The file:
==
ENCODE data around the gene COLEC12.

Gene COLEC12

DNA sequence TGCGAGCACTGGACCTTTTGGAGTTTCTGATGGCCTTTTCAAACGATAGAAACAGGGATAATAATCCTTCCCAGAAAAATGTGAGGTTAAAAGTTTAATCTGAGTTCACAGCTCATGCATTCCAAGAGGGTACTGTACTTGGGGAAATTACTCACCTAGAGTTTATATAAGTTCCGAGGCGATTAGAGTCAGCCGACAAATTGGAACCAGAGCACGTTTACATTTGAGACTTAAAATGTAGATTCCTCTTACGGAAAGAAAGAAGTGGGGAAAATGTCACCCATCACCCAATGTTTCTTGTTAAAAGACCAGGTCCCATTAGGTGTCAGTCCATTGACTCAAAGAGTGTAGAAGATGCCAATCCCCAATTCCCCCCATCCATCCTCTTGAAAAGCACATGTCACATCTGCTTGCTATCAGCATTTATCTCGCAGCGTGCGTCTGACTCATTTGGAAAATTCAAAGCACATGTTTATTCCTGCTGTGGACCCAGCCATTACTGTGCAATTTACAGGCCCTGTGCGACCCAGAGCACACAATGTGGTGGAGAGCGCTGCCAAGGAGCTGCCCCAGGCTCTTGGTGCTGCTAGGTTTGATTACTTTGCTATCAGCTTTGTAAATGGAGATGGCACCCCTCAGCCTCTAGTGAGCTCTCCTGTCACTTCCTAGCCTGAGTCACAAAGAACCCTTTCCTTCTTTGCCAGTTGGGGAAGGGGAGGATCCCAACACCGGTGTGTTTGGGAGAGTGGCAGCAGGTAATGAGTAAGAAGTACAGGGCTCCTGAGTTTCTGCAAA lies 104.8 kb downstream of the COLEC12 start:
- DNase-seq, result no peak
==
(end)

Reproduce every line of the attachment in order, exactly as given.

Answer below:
ENCODE data around the gene COLEC12.

Gene COLEC12

DNA sequence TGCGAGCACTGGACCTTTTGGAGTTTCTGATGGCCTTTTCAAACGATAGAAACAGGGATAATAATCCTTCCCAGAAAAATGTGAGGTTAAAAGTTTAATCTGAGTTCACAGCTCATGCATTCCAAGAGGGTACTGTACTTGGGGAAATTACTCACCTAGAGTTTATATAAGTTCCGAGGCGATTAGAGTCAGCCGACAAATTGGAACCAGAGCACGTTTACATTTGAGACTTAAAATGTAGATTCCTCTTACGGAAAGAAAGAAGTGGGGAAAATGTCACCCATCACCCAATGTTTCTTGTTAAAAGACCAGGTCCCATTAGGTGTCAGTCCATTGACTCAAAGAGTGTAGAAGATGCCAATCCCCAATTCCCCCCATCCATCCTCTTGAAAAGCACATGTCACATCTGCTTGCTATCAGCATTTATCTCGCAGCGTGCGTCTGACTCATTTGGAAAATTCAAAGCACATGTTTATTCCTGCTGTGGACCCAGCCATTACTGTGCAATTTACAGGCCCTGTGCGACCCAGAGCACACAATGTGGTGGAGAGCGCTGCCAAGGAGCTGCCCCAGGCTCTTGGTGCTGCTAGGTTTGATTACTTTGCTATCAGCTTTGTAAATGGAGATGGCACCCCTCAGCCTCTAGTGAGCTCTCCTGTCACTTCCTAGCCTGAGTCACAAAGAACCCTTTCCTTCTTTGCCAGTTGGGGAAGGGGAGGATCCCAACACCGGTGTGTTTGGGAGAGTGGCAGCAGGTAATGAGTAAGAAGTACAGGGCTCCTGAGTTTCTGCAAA lies 104.8 kb downstream of the COLEC12 start:
- DNase-seq, result no peak